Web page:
The next step is to direct customers to the tripod that explains the various support options: innerspring, a hybrid of innerspring and memory foam, or specialty foam. “Once the customer has selected the support method, more unnecessary choices are removed, leaving a manageable number of mattresses to consider. Customers are actually very open with us,” Jennifer reported. “They’ll come up and say, ‘I just went to the Tempur-Pedic store, or I usually sleep on a Stearns and Foster or a Sealy.’ Being mattress experts, we have an idea of what those mattresses are, and what’s in our store that compares to them.”
The method of qualification highlights three or four mattresses for the customer to try. Star icons on the headboard signage indicate price levels. Jennifer went on, “If I’m a person that likes a plush mattress and I am not looking to spend a ton of money, then I want to be looking for two feathers and three stars. The customer is thinking, ‘I know which mattresses are in my budget and I know what’s in my comfort level, so I don’t have to try out every mattress.’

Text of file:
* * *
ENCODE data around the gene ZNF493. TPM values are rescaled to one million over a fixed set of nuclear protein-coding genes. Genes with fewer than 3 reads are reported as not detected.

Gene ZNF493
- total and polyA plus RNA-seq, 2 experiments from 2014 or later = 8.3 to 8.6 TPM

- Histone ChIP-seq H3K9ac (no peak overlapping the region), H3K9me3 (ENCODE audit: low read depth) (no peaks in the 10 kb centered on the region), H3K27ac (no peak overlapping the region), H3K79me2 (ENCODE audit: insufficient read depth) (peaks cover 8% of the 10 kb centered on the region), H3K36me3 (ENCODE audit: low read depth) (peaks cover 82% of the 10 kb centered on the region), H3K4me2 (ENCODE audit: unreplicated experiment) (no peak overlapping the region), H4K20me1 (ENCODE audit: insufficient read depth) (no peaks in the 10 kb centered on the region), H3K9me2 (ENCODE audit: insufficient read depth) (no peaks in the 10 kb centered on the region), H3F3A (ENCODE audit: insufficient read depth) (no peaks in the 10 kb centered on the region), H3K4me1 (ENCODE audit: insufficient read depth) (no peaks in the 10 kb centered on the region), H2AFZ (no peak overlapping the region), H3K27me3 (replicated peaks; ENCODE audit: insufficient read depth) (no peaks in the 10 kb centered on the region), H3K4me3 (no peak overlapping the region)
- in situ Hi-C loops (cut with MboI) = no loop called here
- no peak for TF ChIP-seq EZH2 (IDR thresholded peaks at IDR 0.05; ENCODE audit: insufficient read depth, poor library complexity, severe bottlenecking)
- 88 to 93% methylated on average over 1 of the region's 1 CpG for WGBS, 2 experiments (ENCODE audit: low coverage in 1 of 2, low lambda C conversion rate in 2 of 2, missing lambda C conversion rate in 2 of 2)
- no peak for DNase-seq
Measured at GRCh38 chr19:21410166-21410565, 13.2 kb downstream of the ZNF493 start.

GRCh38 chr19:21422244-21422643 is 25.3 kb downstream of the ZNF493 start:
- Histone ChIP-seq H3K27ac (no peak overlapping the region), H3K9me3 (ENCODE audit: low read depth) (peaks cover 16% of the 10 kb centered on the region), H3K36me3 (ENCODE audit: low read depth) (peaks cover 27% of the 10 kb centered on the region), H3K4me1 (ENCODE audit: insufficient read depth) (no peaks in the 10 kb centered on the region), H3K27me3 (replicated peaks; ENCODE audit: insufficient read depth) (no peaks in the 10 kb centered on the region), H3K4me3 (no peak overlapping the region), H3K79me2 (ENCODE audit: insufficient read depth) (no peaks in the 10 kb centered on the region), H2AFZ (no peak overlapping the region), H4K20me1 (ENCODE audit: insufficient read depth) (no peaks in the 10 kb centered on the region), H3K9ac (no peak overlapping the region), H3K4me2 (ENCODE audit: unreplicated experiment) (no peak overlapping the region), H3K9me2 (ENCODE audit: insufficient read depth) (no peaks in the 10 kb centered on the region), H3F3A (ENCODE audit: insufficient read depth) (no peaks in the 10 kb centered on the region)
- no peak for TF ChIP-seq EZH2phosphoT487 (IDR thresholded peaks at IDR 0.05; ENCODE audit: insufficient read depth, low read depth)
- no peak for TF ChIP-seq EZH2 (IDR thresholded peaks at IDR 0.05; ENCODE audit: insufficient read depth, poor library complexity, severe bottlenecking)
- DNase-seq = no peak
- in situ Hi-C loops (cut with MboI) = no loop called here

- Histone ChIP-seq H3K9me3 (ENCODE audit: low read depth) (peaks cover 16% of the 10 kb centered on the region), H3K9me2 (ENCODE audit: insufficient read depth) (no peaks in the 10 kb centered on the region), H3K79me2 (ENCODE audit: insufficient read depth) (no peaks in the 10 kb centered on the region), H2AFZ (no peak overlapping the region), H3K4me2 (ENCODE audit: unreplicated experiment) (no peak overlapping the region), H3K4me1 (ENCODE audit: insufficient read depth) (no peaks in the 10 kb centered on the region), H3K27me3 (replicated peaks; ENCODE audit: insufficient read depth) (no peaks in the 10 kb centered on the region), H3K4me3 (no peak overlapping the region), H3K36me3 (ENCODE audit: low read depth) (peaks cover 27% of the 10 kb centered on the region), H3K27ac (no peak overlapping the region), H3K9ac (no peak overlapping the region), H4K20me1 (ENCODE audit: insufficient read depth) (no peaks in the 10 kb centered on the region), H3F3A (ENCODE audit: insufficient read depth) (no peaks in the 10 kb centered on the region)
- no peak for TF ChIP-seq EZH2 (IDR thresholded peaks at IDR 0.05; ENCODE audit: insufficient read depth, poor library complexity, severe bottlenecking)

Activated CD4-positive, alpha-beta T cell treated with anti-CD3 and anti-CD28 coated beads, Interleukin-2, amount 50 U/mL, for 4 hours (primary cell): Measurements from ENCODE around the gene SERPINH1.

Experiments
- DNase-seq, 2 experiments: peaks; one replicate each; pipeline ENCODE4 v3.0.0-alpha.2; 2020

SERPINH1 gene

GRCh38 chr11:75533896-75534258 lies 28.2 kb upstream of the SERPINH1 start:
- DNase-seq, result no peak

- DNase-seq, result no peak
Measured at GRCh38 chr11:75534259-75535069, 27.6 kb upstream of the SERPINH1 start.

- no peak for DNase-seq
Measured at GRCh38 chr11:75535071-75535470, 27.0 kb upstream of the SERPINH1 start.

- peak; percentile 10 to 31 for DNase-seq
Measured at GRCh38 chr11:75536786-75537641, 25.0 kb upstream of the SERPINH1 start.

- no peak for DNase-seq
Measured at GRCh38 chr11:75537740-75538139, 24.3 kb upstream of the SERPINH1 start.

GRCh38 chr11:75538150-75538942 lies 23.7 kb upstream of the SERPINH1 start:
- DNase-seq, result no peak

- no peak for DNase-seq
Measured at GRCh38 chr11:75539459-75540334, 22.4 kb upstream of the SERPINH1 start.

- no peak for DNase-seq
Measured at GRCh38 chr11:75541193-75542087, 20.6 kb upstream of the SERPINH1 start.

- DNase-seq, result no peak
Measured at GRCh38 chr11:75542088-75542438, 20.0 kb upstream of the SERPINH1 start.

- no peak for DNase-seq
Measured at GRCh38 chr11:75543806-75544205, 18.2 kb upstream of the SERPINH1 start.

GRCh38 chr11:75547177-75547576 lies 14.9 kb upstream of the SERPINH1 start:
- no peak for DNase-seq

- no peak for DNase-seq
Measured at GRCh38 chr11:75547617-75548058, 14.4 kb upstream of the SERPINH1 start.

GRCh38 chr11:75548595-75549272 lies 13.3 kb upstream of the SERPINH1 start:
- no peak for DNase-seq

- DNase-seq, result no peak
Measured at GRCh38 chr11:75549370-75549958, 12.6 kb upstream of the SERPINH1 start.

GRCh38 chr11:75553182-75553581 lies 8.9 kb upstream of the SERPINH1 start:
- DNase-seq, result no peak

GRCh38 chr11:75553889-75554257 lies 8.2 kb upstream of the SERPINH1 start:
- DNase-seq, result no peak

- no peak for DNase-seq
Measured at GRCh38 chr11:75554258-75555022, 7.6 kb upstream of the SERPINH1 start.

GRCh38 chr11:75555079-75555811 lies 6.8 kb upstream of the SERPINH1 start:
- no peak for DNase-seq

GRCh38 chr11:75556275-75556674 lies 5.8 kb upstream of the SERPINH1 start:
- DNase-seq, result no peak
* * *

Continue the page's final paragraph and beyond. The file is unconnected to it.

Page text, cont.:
“So we narrow it down to about three or four different mattresses,” Jennifer continued, “and the customer will let you know, ‘Well, what do you have for half that price?’ And what’s great about our store is that we have the Value Center with the same icon system of price range, comfort, and support. So the Sleep Simple store truly hits every single customer, whether they’re on a minimum budget or a maximum budget. And within the first 15 minutes of their stay, they’re going to realize which mattress is for them.